Standing at the apex of our culture, the operatic art form remains the supreme test of any composer — as I know from experience

It isn’t every day that one attends the UK première of a Bach Passion, least of all one thought to have been lost forever. Admittedly, this work is not by Johann Sebastian Bach, but Carl Philipp Emanuel, the most important of the four Bach sons (he had 20 children by two wives, of whom ten survived into adulthood) who were professional musicians. In the 300 years since C.P.E. Bach was born in 1714, his reputation has fluctuated wildly. In his lifetime it rose steadily until his death in 1788, by which time he had outshone his father. Haydn learned from him, Mozart performed him and Beethoven revered him. Then, with Mendelssohn’s revival of Johann Sebastian’s St Matthew Passion in 1829, Emanuel Bach suffered almost total eclipse until the 1960s.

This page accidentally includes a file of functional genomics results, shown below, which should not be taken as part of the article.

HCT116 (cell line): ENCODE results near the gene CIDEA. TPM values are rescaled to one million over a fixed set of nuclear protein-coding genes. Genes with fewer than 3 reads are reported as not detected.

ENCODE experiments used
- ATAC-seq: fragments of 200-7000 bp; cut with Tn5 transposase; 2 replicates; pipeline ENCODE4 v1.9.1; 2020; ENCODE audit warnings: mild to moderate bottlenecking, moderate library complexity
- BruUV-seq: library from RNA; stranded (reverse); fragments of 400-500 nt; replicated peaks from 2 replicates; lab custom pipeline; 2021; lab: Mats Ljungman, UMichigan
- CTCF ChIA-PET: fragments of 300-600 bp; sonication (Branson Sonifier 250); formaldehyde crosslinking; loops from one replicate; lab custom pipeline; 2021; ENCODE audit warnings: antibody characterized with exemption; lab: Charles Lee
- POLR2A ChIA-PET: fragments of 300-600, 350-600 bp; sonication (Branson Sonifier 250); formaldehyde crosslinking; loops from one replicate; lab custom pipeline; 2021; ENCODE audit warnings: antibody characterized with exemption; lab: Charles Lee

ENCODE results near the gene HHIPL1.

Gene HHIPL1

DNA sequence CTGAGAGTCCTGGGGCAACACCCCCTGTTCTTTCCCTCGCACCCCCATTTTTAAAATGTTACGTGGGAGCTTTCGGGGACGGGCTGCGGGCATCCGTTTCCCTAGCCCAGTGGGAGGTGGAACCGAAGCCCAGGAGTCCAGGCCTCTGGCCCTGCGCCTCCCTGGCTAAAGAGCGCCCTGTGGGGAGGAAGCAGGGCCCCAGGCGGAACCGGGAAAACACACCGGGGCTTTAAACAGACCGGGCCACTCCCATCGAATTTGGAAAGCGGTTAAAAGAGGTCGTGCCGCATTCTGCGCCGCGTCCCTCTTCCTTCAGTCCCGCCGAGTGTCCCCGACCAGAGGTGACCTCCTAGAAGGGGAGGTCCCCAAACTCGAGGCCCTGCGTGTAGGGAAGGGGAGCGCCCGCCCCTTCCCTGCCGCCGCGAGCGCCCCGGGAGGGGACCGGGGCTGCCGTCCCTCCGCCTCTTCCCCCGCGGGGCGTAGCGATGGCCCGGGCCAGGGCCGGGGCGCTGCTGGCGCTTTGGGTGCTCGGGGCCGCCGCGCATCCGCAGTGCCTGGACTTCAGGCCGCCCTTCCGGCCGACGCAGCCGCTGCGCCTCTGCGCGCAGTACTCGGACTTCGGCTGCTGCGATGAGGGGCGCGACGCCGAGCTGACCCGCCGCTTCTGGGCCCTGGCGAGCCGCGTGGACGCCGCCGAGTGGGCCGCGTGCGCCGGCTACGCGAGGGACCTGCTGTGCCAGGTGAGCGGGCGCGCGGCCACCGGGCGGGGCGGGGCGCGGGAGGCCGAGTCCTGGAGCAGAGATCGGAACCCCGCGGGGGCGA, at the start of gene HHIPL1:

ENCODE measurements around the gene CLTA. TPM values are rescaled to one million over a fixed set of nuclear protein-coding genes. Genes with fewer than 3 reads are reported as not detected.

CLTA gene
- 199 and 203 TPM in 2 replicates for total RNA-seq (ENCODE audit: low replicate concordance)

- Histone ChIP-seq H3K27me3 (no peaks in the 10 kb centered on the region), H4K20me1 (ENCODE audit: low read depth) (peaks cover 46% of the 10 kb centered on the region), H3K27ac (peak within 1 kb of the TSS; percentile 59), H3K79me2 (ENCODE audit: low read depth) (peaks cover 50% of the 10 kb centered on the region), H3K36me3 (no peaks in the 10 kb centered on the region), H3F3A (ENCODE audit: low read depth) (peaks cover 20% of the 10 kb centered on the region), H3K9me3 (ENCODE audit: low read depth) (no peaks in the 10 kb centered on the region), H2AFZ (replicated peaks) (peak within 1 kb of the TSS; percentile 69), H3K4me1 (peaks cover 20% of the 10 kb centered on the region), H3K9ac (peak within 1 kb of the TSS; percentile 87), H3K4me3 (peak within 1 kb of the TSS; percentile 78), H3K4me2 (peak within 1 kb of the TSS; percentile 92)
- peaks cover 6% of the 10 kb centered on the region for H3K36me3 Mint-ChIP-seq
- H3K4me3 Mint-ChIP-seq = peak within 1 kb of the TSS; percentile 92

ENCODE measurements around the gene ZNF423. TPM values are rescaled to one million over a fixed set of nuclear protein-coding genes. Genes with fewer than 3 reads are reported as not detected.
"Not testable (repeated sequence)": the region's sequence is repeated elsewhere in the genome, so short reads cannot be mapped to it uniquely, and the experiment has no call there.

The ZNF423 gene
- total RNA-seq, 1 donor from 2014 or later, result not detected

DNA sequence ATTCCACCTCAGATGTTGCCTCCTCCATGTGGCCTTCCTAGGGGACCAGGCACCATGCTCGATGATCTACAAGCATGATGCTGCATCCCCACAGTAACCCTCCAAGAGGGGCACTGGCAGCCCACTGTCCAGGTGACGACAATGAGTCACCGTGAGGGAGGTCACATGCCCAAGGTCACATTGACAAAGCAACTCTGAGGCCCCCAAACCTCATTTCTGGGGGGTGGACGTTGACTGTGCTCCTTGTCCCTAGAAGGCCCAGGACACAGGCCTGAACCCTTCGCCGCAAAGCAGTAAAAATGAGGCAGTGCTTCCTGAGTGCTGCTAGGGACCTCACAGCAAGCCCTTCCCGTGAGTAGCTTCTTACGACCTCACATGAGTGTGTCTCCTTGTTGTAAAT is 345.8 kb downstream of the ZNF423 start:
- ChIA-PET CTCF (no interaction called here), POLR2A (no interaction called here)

Don’t miss Tony Palmer’s searing thump-on-the-head of a documentary on the Wagner family, screening as the first in the last-ever series of the South Bank Show on Sunday night. Here’s a very short piece I wrote about the film for today’s Independent. ITV should be ashamed of itself for dropping the single best series it has ever done. It’s a scandalous, miserable and pathetic choice of the axe.

Despite the name, television drama The Sopranos has nothing to do with opera – or does it?